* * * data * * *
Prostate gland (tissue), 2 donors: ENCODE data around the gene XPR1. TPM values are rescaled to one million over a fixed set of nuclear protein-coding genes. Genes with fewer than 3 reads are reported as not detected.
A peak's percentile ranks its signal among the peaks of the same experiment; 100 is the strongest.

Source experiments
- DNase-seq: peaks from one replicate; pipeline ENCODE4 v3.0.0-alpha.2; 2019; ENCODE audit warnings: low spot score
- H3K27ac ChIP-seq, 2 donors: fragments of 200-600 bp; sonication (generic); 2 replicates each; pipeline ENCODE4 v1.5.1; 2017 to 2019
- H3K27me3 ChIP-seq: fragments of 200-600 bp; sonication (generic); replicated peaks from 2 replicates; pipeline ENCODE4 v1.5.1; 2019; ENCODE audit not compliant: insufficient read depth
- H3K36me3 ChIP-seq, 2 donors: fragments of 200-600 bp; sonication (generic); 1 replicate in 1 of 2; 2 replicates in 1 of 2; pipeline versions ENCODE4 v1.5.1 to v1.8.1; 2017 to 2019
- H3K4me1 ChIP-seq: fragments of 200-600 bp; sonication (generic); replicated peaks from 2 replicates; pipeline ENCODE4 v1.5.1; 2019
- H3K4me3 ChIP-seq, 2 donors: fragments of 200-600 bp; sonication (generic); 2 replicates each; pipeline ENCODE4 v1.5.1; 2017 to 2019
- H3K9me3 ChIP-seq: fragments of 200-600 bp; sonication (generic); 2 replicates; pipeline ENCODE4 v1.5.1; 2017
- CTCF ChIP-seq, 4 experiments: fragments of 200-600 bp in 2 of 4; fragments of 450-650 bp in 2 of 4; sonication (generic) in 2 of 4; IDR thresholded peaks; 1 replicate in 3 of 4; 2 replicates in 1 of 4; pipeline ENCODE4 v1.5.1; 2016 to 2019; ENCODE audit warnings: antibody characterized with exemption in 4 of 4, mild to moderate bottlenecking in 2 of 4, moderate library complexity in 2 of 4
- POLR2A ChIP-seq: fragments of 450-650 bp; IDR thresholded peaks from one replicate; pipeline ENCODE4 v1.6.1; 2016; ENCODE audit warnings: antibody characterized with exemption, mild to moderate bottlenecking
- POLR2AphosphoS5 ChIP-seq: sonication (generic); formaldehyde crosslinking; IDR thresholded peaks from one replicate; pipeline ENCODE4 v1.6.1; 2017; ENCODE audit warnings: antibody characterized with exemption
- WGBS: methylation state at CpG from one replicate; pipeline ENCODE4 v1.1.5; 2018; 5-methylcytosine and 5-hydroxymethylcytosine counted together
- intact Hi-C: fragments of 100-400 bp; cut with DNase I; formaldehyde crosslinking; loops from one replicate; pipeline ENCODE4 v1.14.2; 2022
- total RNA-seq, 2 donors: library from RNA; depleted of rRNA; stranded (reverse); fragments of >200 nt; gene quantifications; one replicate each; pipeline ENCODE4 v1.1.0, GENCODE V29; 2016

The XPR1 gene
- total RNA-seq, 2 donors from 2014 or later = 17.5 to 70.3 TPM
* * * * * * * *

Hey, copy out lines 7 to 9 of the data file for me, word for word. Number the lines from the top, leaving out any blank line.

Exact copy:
- H3K36me3 ChIP-seq, 2 donors: fragments of 200-600 bp; sonication (generic); 1 replicate in 1 of 2; 2 replicates in 1 of 2; pipeline versions ENCODE4 v1.5.1 to v1.8.1; 2017 to 2019
- H3K4me1 ChIP-seq: fragments of 200-600 bp; sonication (generic); replicated peaks from 2 replicates; pipeline ENCODE4 v1.5.1; 2019
- H3K4me3 ChIP-seq, 2 donors: fragments of 200-600 bp; sonication (generic); 2 replicates each; pipeline ENCODE4 v1.5.1; 2017 to 2019